The Savoy Crew Under Chef Auguste LaPlanche circa 1965
The Main Kitchen
The Cold Fish Station
The vegetable station 'entremetier'
The roast station
Mr. Trompetto as I remember him.
Chef in the kitchen at the Savoy Hotel in December 1966. The Savoy is a large hotel on The Strand. Designed by T.E. Collcutt it was built by Richard D'Oyly Carte in 1884 next to the Savoy Theatre where he was famous for his Gilbert and Sullivan operas. Cesar Ritz (who later founded the Ritz Hotel) was the first manager and August Escoffier was the first chef whose pots and pans are still kept at the hotel. . In 1965 Silvino Trompetto was appointed as the hotel's first British born Head Chef.
Back In The Day
At The Savoy.
The following photos are from Mike Smith. One of my colleagues at the Savoy at the time.
|Chefs LaPlanche and Trompetto|
I had left home in April of that year and I was just settling in to this new world of foreign languages and strange ways. Nineteen years of age. Not a happy time.
The kitchens here were huge, cavernous and very noisy with lots of activity. Some of the stoves were still run on coal and the place was very hot. Looking back it was a little like the engine room of the Titanic that we see in the pictures. The kitchens dated to 1889 and although good for that time today they would be considered inefficient and wasteful. They have recently been redone I think. Still, it was a great place to learn and I learned a lot of things that are no longer either done nor taught to this day in Hotels.
The list of famous people who stayed in that hotel is mind boggling
This is an old menu from the Savoy Grill. The Savoy had two kitchens; one was the restaurant and one was the grill. The rivalry between the two was heavy. This is a menu from '71 I think and I had long gone. The menus that were there when I was there still had shillings and pence. This one has the currency that came after that.
Amazing to see the prices here and also the old fashioned cuisine. There was no room for imagination or improvisation. Everything had to be done by the book. The guests knew how to eat and they would order things that had to be looked up in the repertoire to know what they were. All that has changed now of course.
My chef in the restaurant kitchen where I worked had worked with Auguste Escoffier when he opened the Savoy; His name was Auguste LaPlanche and he was already an older man when I got there and not very far from retirement. He eventually retired and the chef of the grill was appointed the chef of restaurant kitchen. The restaurant kitchen was the most prestigious of the two for many reasons. All the cabarets were done from the restaurant kitchen as well as all the banquets. There were some very big names performing in the cabaret at the time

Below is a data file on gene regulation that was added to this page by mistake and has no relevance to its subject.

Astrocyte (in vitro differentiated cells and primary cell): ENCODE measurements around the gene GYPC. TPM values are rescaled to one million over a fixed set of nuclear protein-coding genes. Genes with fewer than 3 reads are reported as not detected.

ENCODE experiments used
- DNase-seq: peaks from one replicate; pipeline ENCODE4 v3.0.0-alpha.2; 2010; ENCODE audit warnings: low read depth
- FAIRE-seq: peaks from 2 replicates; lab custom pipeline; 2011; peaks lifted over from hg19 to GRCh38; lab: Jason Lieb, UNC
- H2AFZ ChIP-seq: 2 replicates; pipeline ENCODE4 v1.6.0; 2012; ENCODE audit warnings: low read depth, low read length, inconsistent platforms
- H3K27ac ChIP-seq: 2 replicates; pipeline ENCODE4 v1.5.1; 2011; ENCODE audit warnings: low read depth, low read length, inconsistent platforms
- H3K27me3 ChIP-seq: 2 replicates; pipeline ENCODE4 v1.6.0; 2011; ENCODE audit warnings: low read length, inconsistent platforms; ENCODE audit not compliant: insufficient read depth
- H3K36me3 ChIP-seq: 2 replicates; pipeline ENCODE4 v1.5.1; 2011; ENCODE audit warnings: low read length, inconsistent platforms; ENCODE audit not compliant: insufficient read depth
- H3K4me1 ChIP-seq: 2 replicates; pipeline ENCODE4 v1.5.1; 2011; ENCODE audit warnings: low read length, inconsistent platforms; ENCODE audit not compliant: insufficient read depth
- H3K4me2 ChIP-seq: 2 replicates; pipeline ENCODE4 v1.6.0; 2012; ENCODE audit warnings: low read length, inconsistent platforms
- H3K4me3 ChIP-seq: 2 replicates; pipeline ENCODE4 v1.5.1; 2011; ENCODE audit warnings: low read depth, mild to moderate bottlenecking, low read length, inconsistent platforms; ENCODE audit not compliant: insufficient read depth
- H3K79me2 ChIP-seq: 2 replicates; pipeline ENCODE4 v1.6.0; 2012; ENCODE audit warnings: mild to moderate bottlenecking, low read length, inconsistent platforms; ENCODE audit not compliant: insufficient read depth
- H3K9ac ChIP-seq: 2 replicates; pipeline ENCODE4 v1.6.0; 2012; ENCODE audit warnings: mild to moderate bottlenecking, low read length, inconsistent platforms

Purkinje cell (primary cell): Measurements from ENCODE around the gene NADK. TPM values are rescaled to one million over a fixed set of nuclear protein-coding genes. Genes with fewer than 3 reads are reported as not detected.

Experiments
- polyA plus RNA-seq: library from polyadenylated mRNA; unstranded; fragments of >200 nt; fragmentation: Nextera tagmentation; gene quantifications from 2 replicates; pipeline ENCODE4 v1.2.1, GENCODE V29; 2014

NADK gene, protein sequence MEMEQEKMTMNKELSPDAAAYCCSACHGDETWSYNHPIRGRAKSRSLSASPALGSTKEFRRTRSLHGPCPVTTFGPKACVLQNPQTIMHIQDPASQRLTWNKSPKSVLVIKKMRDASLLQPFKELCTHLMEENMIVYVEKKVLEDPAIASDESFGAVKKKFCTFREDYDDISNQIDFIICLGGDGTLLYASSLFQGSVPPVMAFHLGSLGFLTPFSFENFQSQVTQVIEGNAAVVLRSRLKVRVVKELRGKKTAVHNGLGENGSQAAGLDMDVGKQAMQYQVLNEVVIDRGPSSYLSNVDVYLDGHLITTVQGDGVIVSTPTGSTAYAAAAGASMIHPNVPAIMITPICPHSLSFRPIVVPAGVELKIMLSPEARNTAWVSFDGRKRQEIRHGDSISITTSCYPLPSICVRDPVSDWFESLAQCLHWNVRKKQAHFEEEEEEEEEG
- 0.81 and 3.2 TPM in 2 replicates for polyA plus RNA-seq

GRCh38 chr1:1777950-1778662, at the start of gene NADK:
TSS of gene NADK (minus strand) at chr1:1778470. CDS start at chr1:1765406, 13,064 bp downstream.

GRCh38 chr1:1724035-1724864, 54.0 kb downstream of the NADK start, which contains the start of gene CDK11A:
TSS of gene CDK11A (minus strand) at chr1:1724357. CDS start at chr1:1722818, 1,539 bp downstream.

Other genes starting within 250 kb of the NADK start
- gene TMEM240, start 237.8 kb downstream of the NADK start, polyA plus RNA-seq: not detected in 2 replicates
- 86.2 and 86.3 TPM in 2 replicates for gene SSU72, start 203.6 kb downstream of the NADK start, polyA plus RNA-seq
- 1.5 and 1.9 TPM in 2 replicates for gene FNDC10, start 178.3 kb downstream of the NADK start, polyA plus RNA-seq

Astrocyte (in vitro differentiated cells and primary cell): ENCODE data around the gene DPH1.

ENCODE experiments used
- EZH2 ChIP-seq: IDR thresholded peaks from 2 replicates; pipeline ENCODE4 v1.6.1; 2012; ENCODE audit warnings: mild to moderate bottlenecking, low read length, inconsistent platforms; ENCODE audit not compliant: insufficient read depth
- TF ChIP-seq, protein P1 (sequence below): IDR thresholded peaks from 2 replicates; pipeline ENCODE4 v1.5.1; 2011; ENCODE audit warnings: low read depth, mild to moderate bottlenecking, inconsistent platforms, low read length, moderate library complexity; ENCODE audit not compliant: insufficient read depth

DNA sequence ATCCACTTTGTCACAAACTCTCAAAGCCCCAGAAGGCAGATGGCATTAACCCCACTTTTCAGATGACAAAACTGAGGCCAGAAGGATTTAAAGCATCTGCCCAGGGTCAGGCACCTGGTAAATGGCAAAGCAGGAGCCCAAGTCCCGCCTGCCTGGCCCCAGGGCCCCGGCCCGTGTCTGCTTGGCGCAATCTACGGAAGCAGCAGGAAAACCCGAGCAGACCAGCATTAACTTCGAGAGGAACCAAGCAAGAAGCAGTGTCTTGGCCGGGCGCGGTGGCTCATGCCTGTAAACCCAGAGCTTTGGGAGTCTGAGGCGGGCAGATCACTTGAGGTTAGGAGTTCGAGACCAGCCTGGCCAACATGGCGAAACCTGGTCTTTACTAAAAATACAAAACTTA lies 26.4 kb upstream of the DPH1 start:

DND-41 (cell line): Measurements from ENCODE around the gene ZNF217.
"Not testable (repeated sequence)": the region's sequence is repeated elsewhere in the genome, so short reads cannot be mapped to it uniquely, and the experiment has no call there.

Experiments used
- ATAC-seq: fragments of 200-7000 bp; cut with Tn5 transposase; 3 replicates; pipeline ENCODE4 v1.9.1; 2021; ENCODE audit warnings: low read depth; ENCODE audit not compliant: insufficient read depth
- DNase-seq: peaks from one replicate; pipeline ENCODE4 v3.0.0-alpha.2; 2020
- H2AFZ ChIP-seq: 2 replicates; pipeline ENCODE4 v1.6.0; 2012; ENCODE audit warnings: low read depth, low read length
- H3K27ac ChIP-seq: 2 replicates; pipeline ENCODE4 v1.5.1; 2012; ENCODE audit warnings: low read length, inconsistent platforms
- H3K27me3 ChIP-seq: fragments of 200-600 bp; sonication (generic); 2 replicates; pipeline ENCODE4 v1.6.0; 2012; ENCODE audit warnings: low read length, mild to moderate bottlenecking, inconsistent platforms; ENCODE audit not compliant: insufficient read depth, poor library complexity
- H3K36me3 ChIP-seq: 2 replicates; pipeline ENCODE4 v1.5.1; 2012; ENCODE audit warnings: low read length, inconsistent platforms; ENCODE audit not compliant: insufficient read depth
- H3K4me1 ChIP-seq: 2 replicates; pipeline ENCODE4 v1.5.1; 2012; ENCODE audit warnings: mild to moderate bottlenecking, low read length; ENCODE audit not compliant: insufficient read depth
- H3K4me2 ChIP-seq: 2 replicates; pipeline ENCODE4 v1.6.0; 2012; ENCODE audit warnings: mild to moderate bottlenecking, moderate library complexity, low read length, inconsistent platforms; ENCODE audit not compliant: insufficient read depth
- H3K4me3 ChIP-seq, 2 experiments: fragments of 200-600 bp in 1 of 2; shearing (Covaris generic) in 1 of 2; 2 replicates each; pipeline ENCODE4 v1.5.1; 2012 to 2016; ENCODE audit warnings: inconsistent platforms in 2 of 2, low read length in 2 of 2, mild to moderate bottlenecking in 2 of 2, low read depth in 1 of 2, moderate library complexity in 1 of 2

The new chef's name was Silvino Trompetto and he was a legend in London. Tall and regal in his white chefs jacket, he cut quite the figure in the Savoy Kitchens. Mr. Trompetto had previously been the chef of the Savoy Grill kitchen which was one floor below the Restaurant Kitchen. He did not get along with Mr LaPlanche and stayed away from his area. He was not the first choice to replace Mr La Planche. A new chef was brought in from France but he died of a heart attack within a few weeks and then Trompetto became Chef des Cuisines. The atmosphere change in the kitchen was immediate. Being lowly commis we it didn't affect us directly but the sous chefs and the chef de parties were under the gun.
The original chef of the Savoy was Escoffier. He was one of the most renowned chefs in the history of the industry before Bocuse came into the picture. and his picture is on the W/W diploma. He was the original Celebrity Chef without the hoopla. He was the Laurence Olivier, Frank Sinatra and Elvis Presley of the culinary scene .
This was my first step into truly international and sophisticated cuisine after I had left the Gresham. The whole place was very intimidating and very serious except for a few little tricks they used to play with the new and very nervous arrivals. The Queen and Winston Churchill and all the celebrities used to come to The Savoy in those days. It was truly the most famous of all the London hotels.
As soon as someone new started they would be asked to make something which of course made them very nervous because they didn't want to mess up their first day. Little did I know that only very accomplished cooks were allowed to prepare food for the guest. New people were not allowed to until they had learned how to make it in The Savoy.
Anyway, the new fella would be asked to make a dish of some sort and he would proceed to do so hoping no one was watching and that he didn't mess it up. Very nervous indeed. Halfway through the preparation someone would come over and whisper very seriously into his ear "be very careful with that son, it's for the Queen ". This had the desired effect of reducing the person to a nervous wreck and he was was baptised.
This happened to me. The new person from Crumlin cooking for the Queen................. or so I thought, until they started laughing.